While the public consciousness has become far more forgiving of divorce in recent decades, the subject can still be uncomfortable or viewed as a failure. This perception of shame can actually make divorce more common as couples entering a marriage view divorce as the only option for a floundering relationship. However, there are divorce alternatives that can serve as steps between being together and being divorced.
One way to remain legally married but with a bit more breathing room is through the process of legal separation. Under legal separation, the union remains intact but the couple is no longer obligated to live together. Legal separation is not recognized by every state, but it can serve as an excellent tool for couples in the states that allow it.
Legal separation does not disqualify the spouse from receiving the marriage's financial benefits, including healthcare, retirement income, and tax status. This makes it more forgivable than other divorce alternatives. Additionally, legal separation can be a useful trial period for whether or not a full divorce is necessary. Legal separation can also be a viable option for preserving the religious integrity of couples who nonetheless no longer wish to live conjoined lives.
A collaborative divorce can be very helpful for couples looking to permanently separate while staying out of court. In a collaborative divorce, both spouses hire attorneys whom they meet with separately to discuss what they want out of the proceedings. After their discussion, the attorneys and spouses meet to negotiate directly.
To keep the spouse’s wishes in mind, all parties will sign a “no court” agreement that will obligate the attorneys to withdraw if the case goes to court. While a collaborative divorce will still bring the settlement before the court, it will be uncontested and should simply go through.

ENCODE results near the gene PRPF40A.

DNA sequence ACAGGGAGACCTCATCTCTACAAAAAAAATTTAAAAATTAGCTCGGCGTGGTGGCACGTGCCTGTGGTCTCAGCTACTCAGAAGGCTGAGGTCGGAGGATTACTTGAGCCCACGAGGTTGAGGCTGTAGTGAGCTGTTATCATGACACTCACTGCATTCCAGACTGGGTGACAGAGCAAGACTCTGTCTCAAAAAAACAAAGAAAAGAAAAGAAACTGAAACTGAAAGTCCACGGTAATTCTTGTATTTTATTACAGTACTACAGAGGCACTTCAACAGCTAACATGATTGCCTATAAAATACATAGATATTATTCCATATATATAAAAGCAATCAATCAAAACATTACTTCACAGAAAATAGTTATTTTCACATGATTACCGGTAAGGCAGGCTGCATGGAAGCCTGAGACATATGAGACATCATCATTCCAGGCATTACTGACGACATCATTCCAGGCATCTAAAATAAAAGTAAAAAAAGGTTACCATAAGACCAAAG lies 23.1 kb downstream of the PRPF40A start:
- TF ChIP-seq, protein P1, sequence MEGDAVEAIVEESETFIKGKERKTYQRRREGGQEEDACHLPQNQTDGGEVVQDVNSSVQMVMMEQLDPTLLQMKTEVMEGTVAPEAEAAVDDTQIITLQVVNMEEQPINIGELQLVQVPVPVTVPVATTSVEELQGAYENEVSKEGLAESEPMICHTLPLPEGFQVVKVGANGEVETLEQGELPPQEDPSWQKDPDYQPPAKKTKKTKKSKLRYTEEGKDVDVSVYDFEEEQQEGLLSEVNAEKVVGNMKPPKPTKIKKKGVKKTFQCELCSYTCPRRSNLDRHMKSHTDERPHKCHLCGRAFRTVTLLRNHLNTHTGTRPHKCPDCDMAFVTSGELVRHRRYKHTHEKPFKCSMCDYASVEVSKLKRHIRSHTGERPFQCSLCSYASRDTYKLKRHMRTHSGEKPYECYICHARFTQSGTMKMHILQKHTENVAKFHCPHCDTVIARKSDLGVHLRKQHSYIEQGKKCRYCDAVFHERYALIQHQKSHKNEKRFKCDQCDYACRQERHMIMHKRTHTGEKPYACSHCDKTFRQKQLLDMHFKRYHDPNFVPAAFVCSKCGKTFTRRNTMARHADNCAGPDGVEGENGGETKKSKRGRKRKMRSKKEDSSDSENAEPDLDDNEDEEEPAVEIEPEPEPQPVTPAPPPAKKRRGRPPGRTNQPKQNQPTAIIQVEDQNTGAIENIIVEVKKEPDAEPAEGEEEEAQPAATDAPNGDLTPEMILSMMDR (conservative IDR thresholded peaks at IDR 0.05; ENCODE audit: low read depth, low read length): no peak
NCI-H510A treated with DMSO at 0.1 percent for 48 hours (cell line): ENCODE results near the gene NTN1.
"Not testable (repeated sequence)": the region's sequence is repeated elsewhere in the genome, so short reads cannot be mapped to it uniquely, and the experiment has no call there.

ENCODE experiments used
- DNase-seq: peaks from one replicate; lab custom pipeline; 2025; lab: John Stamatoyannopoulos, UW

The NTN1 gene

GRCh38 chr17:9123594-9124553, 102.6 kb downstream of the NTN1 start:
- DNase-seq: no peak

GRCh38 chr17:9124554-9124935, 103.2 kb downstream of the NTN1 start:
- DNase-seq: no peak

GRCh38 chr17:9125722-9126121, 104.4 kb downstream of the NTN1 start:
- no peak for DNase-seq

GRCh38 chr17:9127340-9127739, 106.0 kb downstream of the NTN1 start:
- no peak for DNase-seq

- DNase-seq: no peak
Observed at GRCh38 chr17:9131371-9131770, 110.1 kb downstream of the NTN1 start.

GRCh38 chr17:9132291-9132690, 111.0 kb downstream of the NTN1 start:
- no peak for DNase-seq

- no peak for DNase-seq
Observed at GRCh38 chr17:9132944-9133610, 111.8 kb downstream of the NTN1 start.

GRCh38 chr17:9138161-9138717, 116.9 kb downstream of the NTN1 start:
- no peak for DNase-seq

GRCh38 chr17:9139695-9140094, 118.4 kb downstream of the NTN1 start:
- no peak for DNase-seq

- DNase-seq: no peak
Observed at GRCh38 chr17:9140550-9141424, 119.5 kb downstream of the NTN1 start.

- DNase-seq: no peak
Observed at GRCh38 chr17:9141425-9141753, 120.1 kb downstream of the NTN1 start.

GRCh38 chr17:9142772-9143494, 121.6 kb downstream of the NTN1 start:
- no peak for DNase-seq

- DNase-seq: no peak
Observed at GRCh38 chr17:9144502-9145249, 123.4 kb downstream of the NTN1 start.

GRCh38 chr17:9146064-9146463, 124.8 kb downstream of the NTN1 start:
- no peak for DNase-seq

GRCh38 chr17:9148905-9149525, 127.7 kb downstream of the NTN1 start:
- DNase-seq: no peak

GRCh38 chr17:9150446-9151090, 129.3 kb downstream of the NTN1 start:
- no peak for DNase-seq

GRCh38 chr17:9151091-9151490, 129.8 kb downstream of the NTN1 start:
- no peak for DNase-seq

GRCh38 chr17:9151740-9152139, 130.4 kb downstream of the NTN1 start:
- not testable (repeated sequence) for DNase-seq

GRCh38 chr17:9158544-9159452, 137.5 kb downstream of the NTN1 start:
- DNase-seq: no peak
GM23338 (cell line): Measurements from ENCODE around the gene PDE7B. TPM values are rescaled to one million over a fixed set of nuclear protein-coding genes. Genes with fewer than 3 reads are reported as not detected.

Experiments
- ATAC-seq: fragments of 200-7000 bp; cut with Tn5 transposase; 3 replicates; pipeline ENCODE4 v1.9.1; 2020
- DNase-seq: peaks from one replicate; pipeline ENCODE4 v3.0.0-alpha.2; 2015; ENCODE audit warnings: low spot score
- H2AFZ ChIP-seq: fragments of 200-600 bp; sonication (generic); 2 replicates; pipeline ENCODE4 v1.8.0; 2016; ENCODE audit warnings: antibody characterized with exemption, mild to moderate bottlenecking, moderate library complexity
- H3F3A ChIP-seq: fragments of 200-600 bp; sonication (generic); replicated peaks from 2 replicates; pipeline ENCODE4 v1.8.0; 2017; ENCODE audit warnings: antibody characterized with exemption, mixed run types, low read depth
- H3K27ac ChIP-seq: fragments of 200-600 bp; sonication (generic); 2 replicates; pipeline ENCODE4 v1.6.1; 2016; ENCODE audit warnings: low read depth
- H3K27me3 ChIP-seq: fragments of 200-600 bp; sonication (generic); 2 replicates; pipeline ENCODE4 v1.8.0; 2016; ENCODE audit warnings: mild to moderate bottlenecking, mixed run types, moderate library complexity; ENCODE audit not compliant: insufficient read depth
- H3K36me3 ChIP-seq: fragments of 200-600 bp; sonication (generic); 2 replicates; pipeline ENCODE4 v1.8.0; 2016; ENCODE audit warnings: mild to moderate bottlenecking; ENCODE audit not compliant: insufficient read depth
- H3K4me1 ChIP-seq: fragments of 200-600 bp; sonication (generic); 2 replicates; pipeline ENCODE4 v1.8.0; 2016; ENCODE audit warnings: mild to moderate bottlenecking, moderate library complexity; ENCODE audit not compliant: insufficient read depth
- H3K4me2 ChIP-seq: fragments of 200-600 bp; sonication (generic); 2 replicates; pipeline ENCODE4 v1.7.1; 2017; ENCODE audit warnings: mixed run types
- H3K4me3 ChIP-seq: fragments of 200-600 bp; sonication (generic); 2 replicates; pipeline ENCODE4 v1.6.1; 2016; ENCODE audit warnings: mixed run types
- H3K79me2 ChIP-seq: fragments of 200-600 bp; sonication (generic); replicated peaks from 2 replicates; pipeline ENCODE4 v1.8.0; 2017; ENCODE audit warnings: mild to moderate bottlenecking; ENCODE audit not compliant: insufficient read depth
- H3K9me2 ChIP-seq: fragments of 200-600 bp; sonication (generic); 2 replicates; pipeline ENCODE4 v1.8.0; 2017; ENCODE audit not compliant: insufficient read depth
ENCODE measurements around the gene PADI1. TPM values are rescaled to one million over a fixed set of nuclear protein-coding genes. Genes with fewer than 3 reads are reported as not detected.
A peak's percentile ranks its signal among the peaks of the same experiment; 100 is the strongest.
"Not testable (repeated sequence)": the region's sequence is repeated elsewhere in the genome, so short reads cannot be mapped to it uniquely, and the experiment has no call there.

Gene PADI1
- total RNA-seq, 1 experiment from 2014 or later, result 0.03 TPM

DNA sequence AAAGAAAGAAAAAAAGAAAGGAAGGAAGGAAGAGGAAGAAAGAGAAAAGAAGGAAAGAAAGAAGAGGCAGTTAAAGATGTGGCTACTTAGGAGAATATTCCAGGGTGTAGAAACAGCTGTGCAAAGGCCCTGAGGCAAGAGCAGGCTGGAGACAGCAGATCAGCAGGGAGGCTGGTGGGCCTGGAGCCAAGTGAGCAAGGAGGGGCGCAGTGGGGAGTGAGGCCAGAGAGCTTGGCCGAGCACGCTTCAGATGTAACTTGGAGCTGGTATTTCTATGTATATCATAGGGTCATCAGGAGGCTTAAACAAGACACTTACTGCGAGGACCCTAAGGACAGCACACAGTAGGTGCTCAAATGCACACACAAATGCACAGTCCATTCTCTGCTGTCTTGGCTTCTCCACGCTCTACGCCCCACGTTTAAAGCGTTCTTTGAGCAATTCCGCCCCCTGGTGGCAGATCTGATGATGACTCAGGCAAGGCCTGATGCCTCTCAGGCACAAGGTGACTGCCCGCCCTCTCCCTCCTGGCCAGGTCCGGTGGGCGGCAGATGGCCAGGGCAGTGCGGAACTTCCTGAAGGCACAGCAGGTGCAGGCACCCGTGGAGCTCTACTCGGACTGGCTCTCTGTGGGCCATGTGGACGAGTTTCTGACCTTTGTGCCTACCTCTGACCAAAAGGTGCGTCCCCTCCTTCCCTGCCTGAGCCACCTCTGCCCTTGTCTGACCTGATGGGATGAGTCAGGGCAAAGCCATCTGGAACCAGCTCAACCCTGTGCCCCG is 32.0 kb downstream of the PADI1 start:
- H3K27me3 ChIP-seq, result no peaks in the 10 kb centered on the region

Slightly different from a collaborative divorce is mediation. In mediation, a neutral, third-party mediator is appointed by the spouses to legally help settle the proceedings. Mediation is the least formal of the divorce alternatives listed here.
While each spouse has the option to involve an attorney, there is no requirement or obligation to do so. Mediation can be a cheap and informal process that allows the spouses to name the terms of their separation. While the mediator’s job is to keep things moving and reach a fair conclusion, they are not judges and have no power to enforce their suggestions.
Mediation and collaborative divorce are great options for spouses that feel that they will be able to hash out their problems in a civil and fair way. Unfortunately, because they are based on goodwill, these processes can be brought to a complete standstill by an uncooperative, vindictive, or petty spouse who refuses to compromise. In these cases, it may be inevitable that the case ends up in court.
If you do decide to take these measures or if your divorce has ended up before a judge, you will need an experienced Divorce & Family Law attorney. An experienced Divorce & Family Law attorney can make sure that the proceedings are short, fair, and no more painful than they have to be. The best place to find an excellent local Divorce & Family Law attorney is with Attorney at Law.
At AAL, our nationwide network of attorneys and law firms allows us to match you with the best local attorney in your area. Our partners have the experience, legal expertise, and resources to support you and get the best possible outcome. In addition to their preparedness, our partners are exemplary in client care.
We understand the difficulty of ending a relationship. That’s why our partners are screened for empathy and care in addition to an excellent case record.
Don’t wait. Contact AAL today for a free, no obligation consultation and protect your familial rights.